Using SPSS and PASW/Creating New Variables

This chapter will cover how to create new variables in SPSS. Creating a new variable is a foundational skill for users of SPSS statistical software, and a necessary step before performing the statistical tests and procedures covered in later chapters. This chapter will provide examples with screenshots to illustrate how you can create variables with ease.

Creating a new variable in SPSS can be completed with just a few clicks, and some simple data entry. First, switch the Data Editor window to “Variable View” (see Chapter 5 for more information on Variable View):


Once in the “Variable View” tab click on an empty cell in an empty row in which you wish to create the new variable under the column labeled “name.” (If working from a blank SPSS data set this will be in the first row, if working from a preexisting data set, you will need to scroll down to the next open row). Once you have created the new variable, it will appear as, “VAR0001”:


You can rename the variable by clicking into the cell and typing the name you desire to change it to. In this example the variable has been named “Age.”


You can specify the type of the variable by clicking in the cell under the column labeled “Type.” An ellipsis will appear:


Click on the ellipsis to open the Variable Type Dialog box:


Using this option you may specify the type of the variable you are preparing to analyze, as well as the width and decimal places. Most variables will be “Numeric,” meaning there will be a number used, either because the number itself is meaningful (interval/ratio variables) or because it represents distinct categories. String variables are text variables. You can also have Date and Currency variables.

Closing the variable type window, we continue to move to the right, examining the various characteristics of variables. You can input a label for your variable, which is a description of the variable:


You can also assign values for the different categories of the variable. This is particularly useful for nominal and ordinal variables for which you assign a unique number to each category (e.g., for race you may have: 1=white, 2=black, 3=Native American, etc.) To access the values option, click on the cell under the “Value” column and an ellipsis will appear. Click on the ellipsis and enter your values and value labels in the “Value Label” dialog box:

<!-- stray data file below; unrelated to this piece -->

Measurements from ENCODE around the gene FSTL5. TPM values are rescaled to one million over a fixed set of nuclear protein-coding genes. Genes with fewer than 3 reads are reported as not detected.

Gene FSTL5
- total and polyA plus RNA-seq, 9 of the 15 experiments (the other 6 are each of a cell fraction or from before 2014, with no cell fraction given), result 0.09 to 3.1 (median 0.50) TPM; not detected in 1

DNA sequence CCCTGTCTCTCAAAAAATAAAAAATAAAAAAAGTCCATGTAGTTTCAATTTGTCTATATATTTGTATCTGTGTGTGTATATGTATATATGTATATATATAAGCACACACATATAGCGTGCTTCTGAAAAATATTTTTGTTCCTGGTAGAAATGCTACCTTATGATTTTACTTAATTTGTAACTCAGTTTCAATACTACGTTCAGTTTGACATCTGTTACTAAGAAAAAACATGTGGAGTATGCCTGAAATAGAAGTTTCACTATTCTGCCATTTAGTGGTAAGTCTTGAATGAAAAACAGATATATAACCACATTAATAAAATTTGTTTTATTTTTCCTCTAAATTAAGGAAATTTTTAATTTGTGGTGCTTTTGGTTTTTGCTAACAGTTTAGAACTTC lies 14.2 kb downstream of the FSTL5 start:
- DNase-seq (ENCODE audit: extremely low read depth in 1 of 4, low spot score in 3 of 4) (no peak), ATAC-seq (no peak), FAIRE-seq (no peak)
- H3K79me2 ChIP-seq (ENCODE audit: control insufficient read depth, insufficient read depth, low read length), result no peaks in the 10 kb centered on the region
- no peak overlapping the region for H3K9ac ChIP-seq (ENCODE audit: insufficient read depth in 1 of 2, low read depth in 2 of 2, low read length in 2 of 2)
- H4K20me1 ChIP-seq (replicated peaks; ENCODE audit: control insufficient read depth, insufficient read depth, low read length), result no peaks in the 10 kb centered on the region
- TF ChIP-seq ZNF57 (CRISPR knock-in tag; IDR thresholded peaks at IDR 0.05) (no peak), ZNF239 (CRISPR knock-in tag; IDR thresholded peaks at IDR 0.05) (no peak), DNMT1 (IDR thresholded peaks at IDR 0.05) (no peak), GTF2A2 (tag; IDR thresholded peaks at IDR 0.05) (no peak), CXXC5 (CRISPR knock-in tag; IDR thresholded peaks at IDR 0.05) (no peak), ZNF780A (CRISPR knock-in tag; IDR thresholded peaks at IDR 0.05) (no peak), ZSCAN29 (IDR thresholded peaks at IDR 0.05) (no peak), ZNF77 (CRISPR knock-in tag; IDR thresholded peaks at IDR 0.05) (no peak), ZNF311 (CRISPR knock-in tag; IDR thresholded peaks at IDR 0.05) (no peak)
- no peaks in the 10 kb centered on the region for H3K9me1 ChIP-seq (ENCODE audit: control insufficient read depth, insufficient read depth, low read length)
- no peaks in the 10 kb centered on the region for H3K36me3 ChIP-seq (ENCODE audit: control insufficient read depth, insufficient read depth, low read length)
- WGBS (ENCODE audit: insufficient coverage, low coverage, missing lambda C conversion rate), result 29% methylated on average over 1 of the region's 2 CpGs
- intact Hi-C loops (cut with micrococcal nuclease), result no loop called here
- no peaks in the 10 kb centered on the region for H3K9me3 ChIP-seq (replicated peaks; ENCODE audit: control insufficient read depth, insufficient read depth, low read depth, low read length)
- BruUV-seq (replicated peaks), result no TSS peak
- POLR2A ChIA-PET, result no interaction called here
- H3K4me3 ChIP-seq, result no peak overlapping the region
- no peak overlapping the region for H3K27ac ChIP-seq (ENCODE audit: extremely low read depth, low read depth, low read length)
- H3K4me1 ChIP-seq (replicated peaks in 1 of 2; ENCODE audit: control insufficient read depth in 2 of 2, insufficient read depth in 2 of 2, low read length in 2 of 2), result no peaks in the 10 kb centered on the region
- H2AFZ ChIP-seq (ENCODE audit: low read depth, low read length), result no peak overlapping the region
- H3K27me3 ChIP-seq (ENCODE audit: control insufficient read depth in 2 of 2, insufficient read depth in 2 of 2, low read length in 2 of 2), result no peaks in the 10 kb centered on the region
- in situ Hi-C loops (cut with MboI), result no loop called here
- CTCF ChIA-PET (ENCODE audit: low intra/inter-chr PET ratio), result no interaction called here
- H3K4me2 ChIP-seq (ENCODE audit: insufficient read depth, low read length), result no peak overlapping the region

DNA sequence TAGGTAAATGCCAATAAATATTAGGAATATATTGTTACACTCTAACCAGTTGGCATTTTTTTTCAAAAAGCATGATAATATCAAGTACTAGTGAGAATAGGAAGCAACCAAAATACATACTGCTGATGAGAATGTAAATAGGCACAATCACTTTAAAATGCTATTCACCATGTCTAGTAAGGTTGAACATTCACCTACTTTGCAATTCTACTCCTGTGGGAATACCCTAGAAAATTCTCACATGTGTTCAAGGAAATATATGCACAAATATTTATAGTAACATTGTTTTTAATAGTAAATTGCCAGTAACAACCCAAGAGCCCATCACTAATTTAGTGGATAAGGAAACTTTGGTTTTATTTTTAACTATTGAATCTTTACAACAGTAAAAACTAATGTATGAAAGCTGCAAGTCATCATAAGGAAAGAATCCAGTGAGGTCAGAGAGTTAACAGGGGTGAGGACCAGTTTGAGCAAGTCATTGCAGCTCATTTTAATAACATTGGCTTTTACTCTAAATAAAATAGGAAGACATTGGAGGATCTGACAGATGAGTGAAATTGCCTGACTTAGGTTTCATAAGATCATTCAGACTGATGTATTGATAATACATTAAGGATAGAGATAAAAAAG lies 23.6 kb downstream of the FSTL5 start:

Next you will need to specify the values of any missing values you may have. It is generally a good idea when using any statistical program to include a Value for cases where people did not respond. This Values should be included in the Value Labels, but should also be included in the “Missing” column as it will prevent SPSS from attempting to use those values in calculations. To add these values to the list of Missing Values, click on the cell in the “Missing” column. Click on the ellipsis that appears in order to access the “Missing Values” dialog box:


While there are no right or wrong values to assign for missing data, it is common to uses iterations of 9. For instance, if a variable has 4 categories (1, 2, 3, and 4) and missing values, you can assign a “9” to indicate that the value is missing for that person. If there are 20 categories, you could use “99.” If there are 200 categories, you could use “999,” and so on. This is a widespread practice, but not mandatory. You could choose a different system to indicate missing values.

Finally, you must specify your level of measurement. This may be done by clicking on the cell under the column labeled “Measure” and choosing from Nominal, Ordinal, and Scale. Nominal and ordinal variables should be labeled under their corresponding names, while interval and ratio variables should be labeled as “Scale.”


Repeat this process for as many variables as you need to create and/or define.

Chapter contributed by Damian Patrinostro.

Last modified on 29 June 2010, at 03:04